Since adults visit flowers for nectar, it is possible that cuckoo bees have some involvement in pollination. However, their distinct lack of pollen-gathering structures and behavior probably renders them relatively poor pollinators. Hosts of Nomada species gather pollen and therefore are likely pollinators. However, kleptoparasites are a natural part of the ecosystem and there is no evidence that cuckoo bees are a major threat to pollinator populations. Focus on the preservation of pollinator populations should instead be directed at mitigating damage from more impactful drivers, including habitat loss and fragmentation, climate change, invasive species, pathogens, and pesticides (Potts et al. 2010).

Selected References

Adams LD, Buchmann S, Howell AD, Tsang, J. 2010. A study of insect pollinators associated with DoD TER-S flowering plants, including identification of habitat types where they co-occur by military installation in the southeastern United States. Department of Defense Legacy Resource Management Program. Project # 09–391.

Cane JH. 1983. "Olfactory evaluation of Andrena host nest suitability by kleptoparasitic Nomada bees (Hymenoptera: Apoidea)." Animal Behavior 31: 138–144.

Deyrup M, Edirisinghe J, Norden B. 2002. "The diversity and floral hosts of bees at the Archbold Biological Station, Florida (Hymenoptera: Apoidea)." Insecta Mundi 16: 87–120.

Droege S, Rightmyer MG, Sheffield CS, Brady SG. 2010. "New synonymies in the bee genus Nomada from North America." Zootaxa 2661: 1–32.

Eickwort GC. 1981. "Aspects of the nesting biology of five Nearctic species of Agapostemon (Hymenoptera: Halictidae)." Journal of the Kansas Entomological Society 54: 337–351.

Emery C. 1909. "Über den Ursprung der dulotischen, parasitischen und myrmekophilen Ameisen." Biologisches Centralblatt 29: 352–362.

Glenn GH, Ascher JS. 2010. "Survey of bees (Hymenoptera: Apoidea: Anthophila) in natural areas of Alachua County in north-central Florida." Florida Entomologist 93: 609–629.

Michener CD. 2000. The Bees of the World: Second Edition. Baltimore: The Johns Hopkins University Press.

Potts SG, Biesmeijer JC, Kremen C, Neumann P, Schweiger O, Kunin WE. 2010. "Global pollinator declines: Trends, impacts and drivers." Trends in Ecology and Evolution 25: 345–353.

Tengö J, Bergström G. 1977. "Cleptoparasitism and odor mimetism in bees: Do Nomada males imitate odor of Andrena females?" Science 196: 1117–1119.


Table 1. 

Locality data of Nomada fervida Smith specimens from the following collections/databases: American Museum of Natural History (AMNH); Bee Biology and Systematics Laboratory (BBSL); Global Biodiversity Information Facility (GBIF); Snow Entomology Collection, University of Kansas (KSEM); MaLisa Spring (MLSC); and Rutgers University Arthropod Collection (RUAC).

Identification #



FL, Miami-Dade Co.; R. Hardy Matheson Preserve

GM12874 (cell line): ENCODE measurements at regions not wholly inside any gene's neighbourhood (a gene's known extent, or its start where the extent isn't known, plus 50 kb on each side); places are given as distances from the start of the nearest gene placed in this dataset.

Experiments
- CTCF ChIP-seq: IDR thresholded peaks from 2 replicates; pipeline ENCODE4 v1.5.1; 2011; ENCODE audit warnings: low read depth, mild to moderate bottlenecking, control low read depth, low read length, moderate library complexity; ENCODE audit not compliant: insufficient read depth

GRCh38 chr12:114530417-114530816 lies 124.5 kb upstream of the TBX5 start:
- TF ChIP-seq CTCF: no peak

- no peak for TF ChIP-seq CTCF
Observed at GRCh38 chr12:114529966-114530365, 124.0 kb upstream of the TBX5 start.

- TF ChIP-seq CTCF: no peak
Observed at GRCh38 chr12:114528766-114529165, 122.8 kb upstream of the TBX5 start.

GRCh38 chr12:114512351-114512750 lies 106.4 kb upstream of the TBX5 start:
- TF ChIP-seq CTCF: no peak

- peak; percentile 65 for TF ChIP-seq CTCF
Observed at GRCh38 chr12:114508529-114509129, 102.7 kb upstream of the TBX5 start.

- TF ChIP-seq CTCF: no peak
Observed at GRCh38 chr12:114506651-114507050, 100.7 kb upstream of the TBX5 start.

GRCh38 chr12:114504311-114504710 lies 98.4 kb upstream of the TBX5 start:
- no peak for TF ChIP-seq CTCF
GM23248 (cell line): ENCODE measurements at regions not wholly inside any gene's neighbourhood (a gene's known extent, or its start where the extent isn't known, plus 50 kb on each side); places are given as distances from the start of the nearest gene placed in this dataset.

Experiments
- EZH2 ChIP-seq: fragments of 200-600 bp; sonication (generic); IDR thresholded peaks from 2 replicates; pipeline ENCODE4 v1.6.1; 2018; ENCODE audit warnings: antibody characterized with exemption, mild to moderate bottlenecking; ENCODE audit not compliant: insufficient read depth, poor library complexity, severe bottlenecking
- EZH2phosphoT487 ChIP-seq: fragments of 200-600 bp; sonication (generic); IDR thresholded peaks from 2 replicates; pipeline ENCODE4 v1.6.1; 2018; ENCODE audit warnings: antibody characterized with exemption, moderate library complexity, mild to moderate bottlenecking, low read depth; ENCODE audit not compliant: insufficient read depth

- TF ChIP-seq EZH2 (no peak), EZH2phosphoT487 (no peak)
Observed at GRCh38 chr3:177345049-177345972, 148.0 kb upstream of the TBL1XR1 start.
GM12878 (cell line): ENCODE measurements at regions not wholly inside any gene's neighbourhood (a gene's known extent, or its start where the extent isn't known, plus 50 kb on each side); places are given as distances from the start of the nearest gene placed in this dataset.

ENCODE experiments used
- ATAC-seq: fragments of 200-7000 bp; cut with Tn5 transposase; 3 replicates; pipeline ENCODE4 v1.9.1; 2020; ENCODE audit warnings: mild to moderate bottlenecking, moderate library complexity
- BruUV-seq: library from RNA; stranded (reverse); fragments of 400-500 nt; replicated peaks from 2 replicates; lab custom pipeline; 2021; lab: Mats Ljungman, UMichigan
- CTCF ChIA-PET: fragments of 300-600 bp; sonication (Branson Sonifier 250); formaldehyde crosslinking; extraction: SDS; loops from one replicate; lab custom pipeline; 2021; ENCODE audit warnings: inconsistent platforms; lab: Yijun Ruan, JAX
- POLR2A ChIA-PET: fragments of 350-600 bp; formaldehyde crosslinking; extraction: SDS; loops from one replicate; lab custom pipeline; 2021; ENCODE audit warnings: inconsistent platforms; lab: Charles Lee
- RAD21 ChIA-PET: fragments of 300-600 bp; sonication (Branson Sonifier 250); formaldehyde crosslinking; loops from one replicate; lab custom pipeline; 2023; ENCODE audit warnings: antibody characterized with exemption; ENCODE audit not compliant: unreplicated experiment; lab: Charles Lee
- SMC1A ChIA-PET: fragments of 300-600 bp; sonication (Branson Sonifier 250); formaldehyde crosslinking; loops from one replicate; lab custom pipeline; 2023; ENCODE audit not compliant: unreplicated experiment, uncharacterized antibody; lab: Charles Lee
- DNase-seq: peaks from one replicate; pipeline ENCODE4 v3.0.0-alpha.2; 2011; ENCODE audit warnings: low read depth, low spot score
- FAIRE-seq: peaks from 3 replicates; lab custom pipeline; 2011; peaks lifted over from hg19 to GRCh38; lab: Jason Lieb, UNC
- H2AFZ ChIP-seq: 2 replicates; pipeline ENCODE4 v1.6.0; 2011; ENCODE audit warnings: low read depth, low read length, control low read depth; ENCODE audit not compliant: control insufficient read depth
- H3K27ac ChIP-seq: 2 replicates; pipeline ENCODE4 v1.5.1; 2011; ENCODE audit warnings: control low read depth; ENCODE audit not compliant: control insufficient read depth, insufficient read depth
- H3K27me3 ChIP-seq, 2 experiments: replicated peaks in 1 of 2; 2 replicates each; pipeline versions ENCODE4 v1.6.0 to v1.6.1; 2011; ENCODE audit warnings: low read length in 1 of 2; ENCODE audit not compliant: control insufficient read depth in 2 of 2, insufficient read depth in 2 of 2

FL, Highlands Co.; Archbold Biological Station


FL, Highlands Co.; Highlands Hammock S. P.


FL, Polk Co.; Lake Haines


FL, Orange Co.; Orlando


FL, Lake Co.; Leesburg, UF Experimental Station


FL, Lake Co.; Leesburg, UF Experimental Station


FL, St. Johns Co.; Fort Matanzas National Monument


FL, Alachua Co.; Archer, S of Kanapaha Prairie


FL, Alachua Co.; Gainesville, Lake Alice


FL, Alachua Co.; Gainesville, UF campus


GA, Charlton Co.; Okefenokee Swamp


SC, Orangeburg Co.


NC, Swain Co.; Smokemont


LA, West Feliciana Co.


NY, Madison Co.


PA, Erie Co.; Presque Isle


OH, Washington Co.; Beiser Field Station


OH, Ottawa Co.; Catawba Island


MI, Midland Co.


IN, Marion Co.


IL, Will Co.; 1mi. E of Braidwood


IL, Sangamon Co.


IL, Mason Co.; Sand Ridge S. F.


IL, Mason Co.; Sand Ridge S. F.


IL, Mason Co.; Sand Ridge S. F.


WI, Marathon Co.


MN, Aitkin Co.



This document is EENY691, one of a series of the Department of Entomology and Nematology, UF/IFAS Extension. Original publication date December 2017. Visit the EDIS website at This document is also available on the Featured Creatures website at


Jason L. Williams; Cameron Jack; and Jamie Ellis, associate professor, Department of Entomology and Nematology; UF/IFAS Extension, Gainesville, FL 32611.

The Institute of Food and Agricultural Sciences (IFAS) is an Equal Opportunity Institution authorized to provide research, educational information and other services only to individuals and institutions that function with non-discrimination with respect to race, creed, color, religion, age, disability, sex, sexual orientation, marital status, national origin, political opinions or affiliations. For more information on obtaining other UF/IFAS Extension publications, contact your county's UF/IFAS Extension office.

U.S. Department of Agriculture, UF/IFAS Extension Service, University of Florida, IFAS, Florida A & M University Cooperative Extension Program, and Boards of County Commissioners Cooperating. Nick T. Place, dean for UF/IFAS Extension.